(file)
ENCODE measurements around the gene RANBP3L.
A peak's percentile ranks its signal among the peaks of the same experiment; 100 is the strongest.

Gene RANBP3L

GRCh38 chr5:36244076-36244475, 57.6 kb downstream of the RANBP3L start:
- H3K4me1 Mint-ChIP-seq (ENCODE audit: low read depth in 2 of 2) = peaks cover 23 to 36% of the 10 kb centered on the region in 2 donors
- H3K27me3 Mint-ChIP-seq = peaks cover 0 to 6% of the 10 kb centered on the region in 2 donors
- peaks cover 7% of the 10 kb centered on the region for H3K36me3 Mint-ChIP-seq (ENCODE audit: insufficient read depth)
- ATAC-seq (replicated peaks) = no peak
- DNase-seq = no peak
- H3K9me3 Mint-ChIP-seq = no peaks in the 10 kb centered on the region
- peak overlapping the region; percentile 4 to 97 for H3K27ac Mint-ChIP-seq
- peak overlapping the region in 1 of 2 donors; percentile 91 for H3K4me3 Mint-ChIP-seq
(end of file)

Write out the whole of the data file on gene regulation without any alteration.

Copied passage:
ENCODE measurements around the gene RANBP3L.
A peak's percentile ranks its signal among the peaks of the same experiment; 100 is the strongest.

Gene RANBP3L

GRCh38 chr5:36244076-36244475, 57.6 kb downstream of the RANBP3L start:
- H3K4me1 Mint-ChIP-seq (ENCODE audit: low read depth in 2 of 2) = peaks cover 23 to 36% of the 10 kb centered on the region in 2 donors
- H3K27me3 Mint-ChIP-seq = peaks cover 0 to 6% of the 10 kb centered on the region in 2 donors
- peaks cover 7% of the 10 kb centered on the region for H3K36me3 Mint-ChIP-seq (ENCODE audit: insufficient read depth)
- ATAC-seq (replicated peaks) = no peak
- DNase-seq = no peak
- H3K9me3 Mint-ChIP-seq = no peaks in the 10 kb centered on the region
- peak overlapping the region; percentile 4 to 97 for H3K27ac Mint-ChIP-seq
- peak overlapping the region in 1 of 2 donors; percentile 91 for H3K4me3 Mint-ChIP-seq